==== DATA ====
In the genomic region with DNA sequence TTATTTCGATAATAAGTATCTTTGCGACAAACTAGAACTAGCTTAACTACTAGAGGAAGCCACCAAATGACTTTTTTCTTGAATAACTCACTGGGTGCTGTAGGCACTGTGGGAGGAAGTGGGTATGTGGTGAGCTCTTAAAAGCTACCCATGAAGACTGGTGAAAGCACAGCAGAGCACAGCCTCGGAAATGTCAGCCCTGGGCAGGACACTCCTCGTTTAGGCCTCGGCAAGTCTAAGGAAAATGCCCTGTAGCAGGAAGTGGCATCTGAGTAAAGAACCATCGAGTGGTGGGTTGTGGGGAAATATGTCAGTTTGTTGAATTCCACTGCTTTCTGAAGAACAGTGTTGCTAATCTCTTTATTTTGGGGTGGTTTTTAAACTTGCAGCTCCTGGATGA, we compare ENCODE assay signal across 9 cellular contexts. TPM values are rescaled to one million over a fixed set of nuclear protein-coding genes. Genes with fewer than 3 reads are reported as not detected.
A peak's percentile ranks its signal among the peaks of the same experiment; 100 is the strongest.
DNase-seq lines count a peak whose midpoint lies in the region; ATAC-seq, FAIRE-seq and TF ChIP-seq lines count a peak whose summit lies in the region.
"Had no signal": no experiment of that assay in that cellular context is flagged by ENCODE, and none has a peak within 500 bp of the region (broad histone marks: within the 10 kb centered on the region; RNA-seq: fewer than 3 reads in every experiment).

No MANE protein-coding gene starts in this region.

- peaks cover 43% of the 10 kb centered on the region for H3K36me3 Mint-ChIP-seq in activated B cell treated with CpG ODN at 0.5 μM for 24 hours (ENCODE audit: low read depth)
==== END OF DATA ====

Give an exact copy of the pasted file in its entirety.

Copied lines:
In the genomic region with DNA sequence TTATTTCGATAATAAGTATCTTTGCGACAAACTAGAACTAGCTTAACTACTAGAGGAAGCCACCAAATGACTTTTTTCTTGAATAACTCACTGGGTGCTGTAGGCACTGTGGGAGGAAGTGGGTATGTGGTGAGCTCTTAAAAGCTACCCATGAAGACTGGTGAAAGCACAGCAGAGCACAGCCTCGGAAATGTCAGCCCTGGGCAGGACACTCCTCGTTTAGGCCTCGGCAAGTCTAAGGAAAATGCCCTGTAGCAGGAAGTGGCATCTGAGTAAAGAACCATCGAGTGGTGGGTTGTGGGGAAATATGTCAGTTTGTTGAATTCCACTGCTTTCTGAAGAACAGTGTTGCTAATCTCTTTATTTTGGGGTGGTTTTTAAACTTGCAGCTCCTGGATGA, we compare ENCODE assay signal across 9 cellular contexts. TPM values are rescaled to one million over a fixed set of nuclear protein-coding genes. Genes with fewer than 3 reads are reported as not detected.
A peak's percentile ranks its signal among the peaks of the same experiment; 100 is the strongest.
DNase-seq lines count a peak whose midpoint lies in the region; ATAC-seq, FAIRE-seq and TF ChIP-seq lines count a peak whose summit lies in the region.
"Had no signal": no experiment of that assay in that cellular context is flagged by ENCODE, and none has a peak within 500 bp of the region (broad histone marks: within the 10 kb centered on the region; RNA-seq: fewer than 3 reads in every experiment).

No MANE protein-coding gene starts in this region.

- peaks cover 43% of the 10 kb centered on the region for H3K36me3 Mint-ChIP-seq in activated B cell treated with CpG ODN at 0.5 μM for 24 hours (ENCODE audit: low read depth)